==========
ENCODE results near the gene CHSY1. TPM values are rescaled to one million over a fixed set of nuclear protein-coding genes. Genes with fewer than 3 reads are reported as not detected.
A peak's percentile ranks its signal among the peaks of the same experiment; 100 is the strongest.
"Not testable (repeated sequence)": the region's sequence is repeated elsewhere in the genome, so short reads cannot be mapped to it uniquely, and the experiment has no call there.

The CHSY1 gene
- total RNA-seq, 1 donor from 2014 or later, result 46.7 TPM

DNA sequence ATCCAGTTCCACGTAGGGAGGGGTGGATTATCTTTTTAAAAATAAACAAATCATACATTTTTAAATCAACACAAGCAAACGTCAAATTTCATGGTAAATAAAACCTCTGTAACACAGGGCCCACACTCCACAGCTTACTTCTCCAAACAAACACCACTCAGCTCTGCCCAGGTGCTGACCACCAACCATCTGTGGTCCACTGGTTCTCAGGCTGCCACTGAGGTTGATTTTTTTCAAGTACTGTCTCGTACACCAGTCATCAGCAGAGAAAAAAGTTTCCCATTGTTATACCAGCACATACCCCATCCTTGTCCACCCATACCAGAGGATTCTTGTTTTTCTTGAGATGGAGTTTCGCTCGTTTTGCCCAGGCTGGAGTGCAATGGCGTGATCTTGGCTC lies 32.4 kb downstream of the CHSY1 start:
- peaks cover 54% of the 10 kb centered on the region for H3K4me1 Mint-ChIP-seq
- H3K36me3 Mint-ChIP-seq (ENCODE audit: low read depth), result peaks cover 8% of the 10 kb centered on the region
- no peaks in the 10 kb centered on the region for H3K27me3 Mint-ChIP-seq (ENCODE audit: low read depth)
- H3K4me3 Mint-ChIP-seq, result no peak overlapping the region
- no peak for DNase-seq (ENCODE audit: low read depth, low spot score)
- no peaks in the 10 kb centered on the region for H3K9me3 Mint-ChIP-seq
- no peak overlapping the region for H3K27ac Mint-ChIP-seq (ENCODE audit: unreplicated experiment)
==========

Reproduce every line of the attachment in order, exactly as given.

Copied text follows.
ENCODE results near the gene CHSY1. TPM values are rescaled to one million over a fixed set of nuclear protein-coding genes. Genes with fewer than 3 reads are reported as not detected.
A peak's percentile ranks its signal among the peaks of the same experiment; 100 is the strongest.
"Not testable (repeated sequence)": the region's sequence is repeated elsewhere in the genome, so short reads cannot be mapped to it uniquely, and the experiment has no call there.

The CHSY1 gene
- total RNA-seq, 1 donor from 2014 or later, result 46.7 TPM

DNA sequence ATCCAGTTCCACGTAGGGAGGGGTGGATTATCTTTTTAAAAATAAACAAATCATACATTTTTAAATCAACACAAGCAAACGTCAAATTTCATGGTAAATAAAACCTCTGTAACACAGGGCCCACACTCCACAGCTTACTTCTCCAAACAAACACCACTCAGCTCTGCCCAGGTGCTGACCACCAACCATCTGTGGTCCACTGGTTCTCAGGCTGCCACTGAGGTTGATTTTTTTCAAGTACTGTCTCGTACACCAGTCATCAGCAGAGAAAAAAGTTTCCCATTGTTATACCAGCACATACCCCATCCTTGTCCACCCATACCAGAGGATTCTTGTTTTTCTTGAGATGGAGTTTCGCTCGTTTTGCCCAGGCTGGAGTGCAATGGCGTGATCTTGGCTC lies 32.4 kb downstream of the CHSY1 start:
- peaks cover 54% of the 10 kb centered on the region for H3K4me1 Mint-ChIP-seq
- H3K36me3 Mint-ChIP-seq (ENCODE audit: low read depth), result peaks cover 8% of the 10 kb centered on the region
- no peaks in the 10 kb centered on the region for H3K27me3 Mint-ChIP-seq (ENCODE audit: low read depth)
- H3K4me3 Mint-ChIP-seq, result no peak overlapping the region
- no peak for DNase-seq (ENCODE audit: low read depth, low spot score)
- no peaks in the 10 kb centered on the region for H3K9me3 Mint-ChIP-seq
- no peak overlapping the region for H3K27ac Mint-ChIP-seq (ENCODE audit: unreplicated experiment)